Last night, after having spent literally $1000 on new hockey gear for a kid, he had an epic meltdown that had me using words I don't usually use. But it was then that I saw in him little ole me. UG! It sickens me to think that at times I threw those unnecessary fits for my parents and there was no good reason for them. Each item he took from his bag he had a reason and story behind why he'd needed it. The other boys, who left with minimal items seemed fine. But it was as if he realized what we'd done for him and perhaps there was guilt from greed. But the gentle age of Teenager, we don't understand how to say thank you or I'm sorry. We just know that for a moment in it all we felt completely right in our thinking, even if that has since changed.
These are those moments I'm compelled to call my parents and say, "I'm sorry." I wasn't a trouble maker, I didn't break curfew or sneak out of the house. I didn't drink. I didn't party. I didn't even fail. But because I couldn't find it inside myself to accept blame or admit I was ever wrong, these tantrums emerged (sadly into adulthood).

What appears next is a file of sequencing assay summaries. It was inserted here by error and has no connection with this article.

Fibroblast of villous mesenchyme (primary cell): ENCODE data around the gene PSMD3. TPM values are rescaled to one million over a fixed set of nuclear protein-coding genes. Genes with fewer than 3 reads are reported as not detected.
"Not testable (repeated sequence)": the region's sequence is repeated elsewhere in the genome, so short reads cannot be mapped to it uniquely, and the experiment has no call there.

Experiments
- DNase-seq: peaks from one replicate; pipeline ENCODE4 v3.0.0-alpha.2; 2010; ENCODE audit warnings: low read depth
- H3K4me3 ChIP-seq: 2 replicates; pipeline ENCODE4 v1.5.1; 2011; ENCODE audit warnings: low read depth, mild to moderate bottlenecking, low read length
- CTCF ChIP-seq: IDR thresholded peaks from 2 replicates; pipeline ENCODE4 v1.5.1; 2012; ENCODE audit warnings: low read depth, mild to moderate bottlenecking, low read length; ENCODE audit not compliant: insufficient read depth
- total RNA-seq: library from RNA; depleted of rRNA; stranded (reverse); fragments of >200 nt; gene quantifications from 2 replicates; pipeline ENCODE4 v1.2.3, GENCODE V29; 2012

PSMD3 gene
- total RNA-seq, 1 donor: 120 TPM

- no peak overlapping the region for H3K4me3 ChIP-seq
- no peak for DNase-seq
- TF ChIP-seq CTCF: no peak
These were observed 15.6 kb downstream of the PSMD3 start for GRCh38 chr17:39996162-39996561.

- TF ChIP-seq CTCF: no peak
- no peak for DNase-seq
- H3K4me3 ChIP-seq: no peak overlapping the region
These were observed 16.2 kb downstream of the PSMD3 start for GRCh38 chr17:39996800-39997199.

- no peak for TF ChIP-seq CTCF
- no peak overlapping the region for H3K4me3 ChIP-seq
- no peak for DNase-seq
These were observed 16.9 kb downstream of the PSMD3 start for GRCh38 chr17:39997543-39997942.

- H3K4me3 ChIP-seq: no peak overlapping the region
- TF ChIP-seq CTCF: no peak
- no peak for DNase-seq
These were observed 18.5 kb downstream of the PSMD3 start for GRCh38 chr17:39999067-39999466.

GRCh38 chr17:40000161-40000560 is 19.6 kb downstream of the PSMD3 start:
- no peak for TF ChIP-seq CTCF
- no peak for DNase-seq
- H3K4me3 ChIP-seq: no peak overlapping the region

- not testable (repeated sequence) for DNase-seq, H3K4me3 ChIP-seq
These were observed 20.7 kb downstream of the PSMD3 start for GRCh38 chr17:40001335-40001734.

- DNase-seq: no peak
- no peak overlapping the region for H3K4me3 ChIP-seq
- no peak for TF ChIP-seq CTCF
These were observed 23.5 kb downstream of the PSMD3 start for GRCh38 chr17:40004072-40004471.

So I watched my son throw his new items into a different bag, talk under his breath, and attempt to lock himself in his room. I took some deep breaths and I knew what was going on in his head, because as I've said, I too had more than one of those meltdowns.
Things I know for a fact. Next week when he puts on that gear, he will say thank you. When the moment has passed, and the world is back in order and school has started, he will apologize for that melt down. As adults the world spins around us at a maddening pace, and we assume our moods are justified by it. We can say, "I went to work, I drove in traffic, I paid that horrible bill," and think that our mood is justified. What we forget is that for a teenager, it's spinning at a maddening pace too. How could we possibly have forgotten? They're taking on a lot now too. With school less than a week away, there is stress and nerves going on inside of those kids. Many teenagers are starting new schools too. What a scary time. And again...oh how easily we forget.
Once in a while it's good to remember, even if you have to call your parents and apologize for your behavior 30 years ago. They'll still appreciate it.
Do you remember any of your epic teenage meltdowns? Were they worth it?
~Bernadette Marie ~